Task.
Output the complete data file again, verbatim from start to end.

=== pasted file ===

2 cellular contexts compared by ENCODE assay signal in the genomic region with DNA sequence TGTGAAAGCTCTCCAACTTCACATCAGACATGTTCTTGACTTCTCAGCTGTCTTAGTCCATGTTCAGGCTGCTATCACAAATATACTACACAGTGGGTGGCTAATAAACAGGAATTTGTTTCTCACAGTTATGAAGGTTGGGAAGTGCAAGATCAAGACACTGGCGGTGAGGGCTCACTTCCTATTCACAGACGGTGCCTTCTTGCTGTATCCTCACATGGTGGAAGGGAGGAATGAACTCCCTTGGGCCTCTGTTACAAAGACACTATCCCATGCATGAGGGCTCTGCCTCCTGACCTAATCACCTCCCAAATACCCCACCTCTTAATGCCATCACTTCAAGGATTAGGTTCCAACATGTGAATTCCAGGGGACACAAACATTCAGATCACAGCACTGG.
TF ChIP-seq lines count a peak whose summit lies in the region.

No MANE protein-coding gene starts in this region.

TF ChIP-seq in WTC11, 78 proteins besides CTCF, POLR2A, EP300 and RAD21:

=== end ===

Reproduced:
2 cellular contexts compared by ENCODE assay signal in the genomic region with DNA sequence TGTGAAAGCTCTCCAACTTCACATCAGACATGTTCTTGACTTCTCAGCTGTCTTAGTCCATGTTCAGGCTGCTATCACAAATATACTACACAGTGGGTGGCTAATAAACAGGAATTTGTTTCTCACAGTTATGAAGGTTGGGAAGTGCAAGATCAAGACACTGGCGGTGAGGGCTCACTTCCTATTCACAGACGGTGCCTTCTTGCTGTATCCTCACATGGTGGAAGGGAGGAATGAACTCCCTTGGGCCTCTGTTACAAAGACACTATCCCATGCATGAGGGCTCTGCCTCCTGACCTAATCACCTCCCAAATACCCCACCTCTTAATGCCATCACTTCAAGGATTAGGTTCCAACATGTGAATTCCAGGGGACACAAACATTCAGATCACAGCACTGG.
TF ChIP-seq lines count a peak whose summit lies in the region.

No MANE protein-coding gene starts in this region.

TF ChIP-seq in WTC11, 78 proteins besides CTCF, POLR2A, EP300 and RAD21: